Allergies go by a plethora of names: hay fever, allergic rhinitis, or seasonal allergies, among other things.
But whatever you choose to call them, an ill-timed allergy attack featuring a runny nose and watery eyes can sideline even the best of us.
The likelihood of said allergy attacks happening increases tremendously during spring, as pollen and dander fill the air. If you’re part of the 20 million Americans who suffer from hay fever, then you will be familiar with the struggle of looking for a remedy that works like a charm—not counting the Kleenex box you’ll constantly have by your side.
There are plenty of solutions for allergies, but some may require a prescription, and others may come with less than pleasant side effects.
Recently, essential oils have been making the rounds and gaining some hype as a potential allergy treatment, which claims to help reduce allergy-related congestion and inflammation.
And if you’re ready to try anything (like most of us), then you may be exploring the possibility of using them to treat your allergies.
Do essential oils work on allergies?
Essential oils have been used as medical treatments since time immemorial, and it is based on science—certain compounds in essential oils work as antibacterial agents that protect plants that they are extracted from against pathogens.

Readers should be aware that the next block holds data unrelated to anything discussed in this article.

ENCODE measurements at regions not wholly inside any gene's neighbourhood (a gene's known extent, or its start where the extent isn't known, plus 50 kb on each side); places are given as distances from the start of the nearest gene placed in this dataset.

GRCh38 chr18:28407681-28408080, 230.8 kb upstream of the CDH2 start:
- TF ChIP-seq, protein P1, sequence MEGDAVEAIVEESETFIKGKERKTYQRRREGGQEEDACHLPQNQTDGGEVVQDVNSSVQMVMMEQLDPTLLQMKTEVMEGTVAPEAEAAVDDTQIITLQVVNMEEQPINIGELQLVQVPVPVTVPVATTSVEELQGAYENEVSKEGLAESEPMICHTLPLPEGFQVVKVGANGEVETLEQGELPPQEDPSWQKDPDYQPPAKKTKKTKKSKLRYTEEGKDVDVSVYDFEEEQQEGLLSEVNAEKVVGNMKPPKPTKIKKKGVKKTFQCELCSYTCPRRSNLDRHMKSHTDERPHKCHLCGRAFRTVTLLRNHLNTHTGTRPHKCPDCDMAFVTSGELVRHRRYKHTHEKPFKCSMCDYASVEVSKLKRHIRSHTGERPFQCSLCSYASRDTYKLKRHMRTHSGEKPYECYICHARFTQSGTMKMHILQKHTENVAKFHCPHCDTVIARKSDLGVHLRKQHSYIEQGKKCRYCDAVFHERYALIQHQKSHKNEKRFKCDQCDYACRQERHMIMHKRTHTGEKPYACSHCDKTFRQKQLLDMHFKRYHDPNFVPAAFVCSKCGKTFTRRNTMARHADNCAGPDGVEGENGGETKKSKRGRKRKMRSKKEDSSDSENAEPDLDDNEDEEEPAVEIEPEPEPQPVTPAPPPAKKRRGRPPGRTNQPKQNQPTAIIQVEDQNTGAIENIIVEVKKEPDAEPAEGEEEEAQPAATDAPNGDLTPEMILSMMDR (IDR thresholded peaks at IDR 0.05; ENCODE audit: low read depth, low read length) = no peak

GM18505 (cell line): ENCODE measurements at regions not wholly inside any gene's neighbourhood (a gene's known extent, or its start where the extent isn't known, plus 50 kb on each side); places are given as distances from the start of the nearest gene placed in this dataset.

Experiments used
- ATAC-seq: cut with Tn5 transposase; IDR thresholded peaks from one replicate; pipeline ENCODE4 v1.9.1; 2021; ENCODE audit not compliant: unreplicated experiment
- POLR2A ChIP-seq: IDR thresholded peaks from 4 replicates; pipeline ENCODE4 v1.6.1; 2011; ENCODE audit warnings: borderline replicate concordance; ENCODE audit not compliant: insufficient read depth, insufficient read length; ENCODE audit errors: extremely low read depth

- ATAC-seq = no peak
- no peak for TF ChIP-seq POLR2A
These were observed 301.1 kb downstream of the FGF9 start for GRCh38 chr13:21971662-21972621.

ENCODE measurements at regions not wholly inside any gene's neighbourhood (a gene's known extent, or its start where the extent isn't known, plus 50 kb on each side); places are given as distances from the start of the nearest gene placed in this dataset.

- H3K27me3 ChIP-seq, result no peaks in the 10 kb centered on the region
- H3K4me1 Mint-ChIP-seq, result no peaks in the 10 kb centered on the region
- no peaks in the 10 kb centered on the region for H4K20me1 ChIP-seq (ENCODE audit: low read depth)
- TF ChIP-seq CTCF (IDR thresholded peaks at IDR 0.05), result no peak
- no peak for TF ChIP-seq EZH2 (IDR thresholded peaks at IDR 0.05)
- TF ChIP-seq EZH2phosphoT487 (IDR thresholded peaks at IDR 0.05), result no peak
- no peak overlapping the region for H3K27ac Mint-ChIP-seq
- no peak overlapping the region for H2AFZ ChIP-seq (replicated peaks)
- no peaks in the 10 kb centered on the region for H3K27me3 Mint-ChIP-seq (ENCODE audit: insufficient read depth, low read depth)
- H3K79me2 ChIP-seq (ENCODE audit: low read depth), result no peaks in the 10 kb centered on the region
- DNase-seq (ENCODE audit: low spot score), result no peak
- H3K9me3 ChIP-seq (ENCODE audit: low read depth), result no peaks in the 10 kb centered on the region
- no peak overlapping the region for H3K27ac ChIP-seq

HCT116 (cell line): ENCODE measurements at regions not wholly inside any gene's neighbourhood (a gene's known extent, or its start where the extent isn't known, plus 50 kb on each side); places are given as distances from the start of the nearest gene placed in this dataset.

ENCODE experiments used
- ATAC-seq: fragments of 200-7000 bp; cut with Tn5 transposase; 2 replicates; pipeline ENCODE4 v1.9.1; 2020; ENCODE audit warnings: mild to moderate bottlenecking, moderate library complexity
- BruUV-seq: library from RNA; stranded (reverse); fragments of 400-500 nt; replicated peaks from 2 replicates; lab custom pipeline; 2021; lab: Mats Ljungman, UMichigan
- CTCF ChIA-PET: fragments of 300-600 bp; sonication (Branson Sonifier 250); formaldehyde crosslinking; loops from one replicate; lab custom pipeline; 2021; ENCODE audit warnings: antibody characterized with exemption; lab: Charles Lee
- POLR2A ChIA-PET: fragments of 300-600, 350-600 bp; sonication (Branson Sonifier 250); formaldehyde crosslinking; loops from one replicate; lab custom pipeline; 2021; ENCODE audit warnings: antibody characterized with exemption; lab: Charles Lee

The question most scientists had is if these protective effects work on humans. Therefore, can essential oils help treat allergy symptoms?
The answer is a firm “maybe” because of the lack of more conclusive research.
Allergies generally arise from an overactive immune reaction to what the body perceives as threats, even though they’re most likely harmless, such as dust or pollen. When an allergic person is exposed to either, their immune system releases histamine—the substance that causes the hallmark symptoms of hay fever—in an attempt to expel said foreign invaders.
Granted, while there’s little evidence clearly demonstrating that essential oils can treat allergies, there’s evidence that certain oils can help remedy the most frequently encountered symptoms. For instance, essential oils infused with sandalwood, ravensara, and geranium provided acute relief of allergic rhinitis symptoms in some participants in a 2016 study.
Other essential oils known used to provide allergy relief include the following:
- Chamomile extract was found to help obstruct histamine release on animal subjects. Moreover, lavender essential oil appears to have some effect on reducing bronchial inflammation in mice. Tests on humans are still needed.
- Peppermint oil may be a popular essential oil for allergy relief, but be forewarned: peppermint oil hasn’t demonstrated any conclusive use in alleviating allergy, and in fact, should be used with caution as it may cause an allergic reaction in others.
- Lemon oil has been shown to improve nasal congestion and breathing problems in a small study on individuals with allergic rhinitis by treating them with a nasal spray with lemon peel, which also led to reduced nasal inflammation for some participants.